Thankfully, and once again in keeping with the Ghostbuster’s narratives, feminists rallied against their would-be oppressors with a selection of their own #FeministAMovie tweets which created new sexual spaces, challenged heteronormativity, repossessed female and coloured space from male and white privileges and generally educated individuals that the humourless, hairy-feminazi figure could at least, occassionally, be funny for the sake of politics:
In short, movie media continues to challenge feminist gains, but there is an undeniable movement occurring wherein women are being permitted space to narrate new experiences on screen. Comedies such as Bridesmaids, Ghostbusters and the up-coming Moms are repositioning women’s traditional position on screen, while action genres are redrawing squad goals in Oceans 8, and sci-fi/comics genre is FINALLY due to welcome Wonderwoman to the big screen in the first female-lead movie, and while these narratives are being challenged by the greater masses, we’ll continue to met the challenge.
Laura Bates’ phenomenal and eye-opening Everyday Sexism Project first hit the web in 2012 as a new kind of digital-based consciousness raising project, where women were actively encouraged to discuss and analyze their own experiences with sexism and misogyny.
Starting the website, Bates’ original hope was to acquire at least 100 stories but quickly became an international forum for women’s rights, their experiences of oppression and violence and the institutions and practices which hindered them.. Bates’ project, at its inception, was a basic website which quickly developed multiple language forums, 140 character replies on Twitter, and culminated in a paperback in 2014. Bates’ project has even been actively utilized by governments, politicians and policy-makers to improve the conditions of sexism and misogyny prevalent still in our society.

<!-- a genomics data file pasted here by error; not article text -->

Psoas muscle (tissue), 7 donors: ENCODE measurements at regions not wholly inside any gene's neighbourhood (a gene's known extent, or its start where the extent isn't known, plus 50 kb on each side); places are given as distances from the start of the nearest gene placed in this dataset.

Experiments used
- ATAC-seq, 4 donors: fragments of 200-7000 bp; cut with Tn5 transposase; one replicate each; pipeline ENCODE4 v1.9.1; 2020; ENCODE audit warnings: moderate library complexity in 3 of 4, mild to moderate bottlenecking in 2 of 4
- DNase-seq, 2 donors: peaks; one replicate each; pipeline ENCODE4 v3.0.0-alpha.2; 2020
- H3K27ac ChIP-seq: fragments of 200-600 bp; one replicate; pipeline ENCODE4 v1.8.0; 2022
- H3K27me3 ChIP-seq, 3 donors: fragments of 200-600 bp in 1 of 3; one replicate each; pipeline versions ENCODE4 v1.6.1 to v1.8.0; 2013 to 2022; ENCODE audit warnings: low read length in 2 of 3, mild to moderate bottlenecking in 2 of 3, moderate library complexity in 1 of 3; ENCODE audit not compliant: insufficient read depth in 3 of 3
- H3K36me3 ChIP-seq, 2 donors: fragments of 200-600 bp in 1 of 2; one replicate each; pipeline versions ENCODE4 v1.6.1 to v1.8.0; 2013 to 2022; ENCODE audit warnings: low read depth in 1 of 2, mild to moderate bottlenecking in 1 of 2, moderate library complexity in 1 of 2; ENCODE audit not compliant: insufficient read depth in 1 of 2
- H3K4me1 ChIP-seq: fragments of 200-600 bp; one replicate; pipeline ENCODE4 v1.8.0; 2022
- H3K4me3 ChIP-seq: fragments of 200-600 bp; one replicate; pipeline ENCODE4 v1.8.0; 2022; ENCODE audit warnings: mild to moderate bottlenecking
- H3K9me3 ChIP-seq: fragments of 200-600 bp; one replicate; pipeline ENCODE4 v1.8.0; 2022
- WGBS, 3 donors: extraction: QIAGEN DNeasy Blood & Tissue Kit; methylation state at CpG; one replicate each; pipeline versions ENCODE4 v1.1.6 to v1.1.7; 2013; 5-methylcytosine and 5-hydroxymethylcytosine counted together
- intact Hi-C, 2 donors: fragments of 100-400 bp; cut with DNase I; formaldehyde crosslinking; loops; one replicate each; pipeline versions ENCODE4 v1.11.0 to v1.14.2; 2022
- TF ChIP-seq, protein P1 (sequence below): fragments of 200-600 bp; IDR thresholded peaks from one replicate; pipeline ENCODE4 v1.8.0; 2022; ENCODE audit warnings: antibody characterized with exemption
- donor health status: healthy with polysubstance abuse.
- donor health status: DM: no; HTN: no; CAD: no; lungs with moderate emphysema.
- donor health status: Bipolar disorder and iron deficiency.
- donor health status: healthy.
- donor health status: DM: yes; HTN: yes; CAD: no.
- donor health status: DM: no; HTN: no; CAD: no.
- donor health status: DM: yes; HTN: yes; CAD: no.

Today, Bates is proving her project remains as relevant as ever with the trending hashtag #WhenIWas.
This new take on the Everyday Sexism Project actively requires women to look back on their own his(her)story, review their experiences, and question the lessons learned during their formative years and beyond. Like the Consciousness Raising sessions of our feminism forebearers, Bates’ new campaign motivates women to openly and unabashedly declare their wounds, their humiliations, their anger at the patriarchal imperatives encroached upon them; and the women are taking this up with reckless abandonment.
What’s more, many of the tweets currently dominating this hashtag honestly and courageously admit to experiences of emotional and sexual abuse, rape, and gender-based violence. At a time when the threat of rape and domestic abuse is of critical importance – specifically owing to the worryingly small rate of reporting to police and shortage of support services – this hashtag couldn’t be more timely or relevant.
For many of the women utilizing the #WhenIWas trend, this experiences are months, years, perhaps decades old – or, perhaps they are merely weeks, days, or hours old -, regardless, they are the truths which women have struggled with for years. They are the small humiliations of a neighbour staring at your legs which left you fearful – the threat of the figure following you down the road one night – the memory of hands touching you without consent – the loud voice declaring your sexual proclivity to the street – the feeling of complete and utter loneliness and inequity.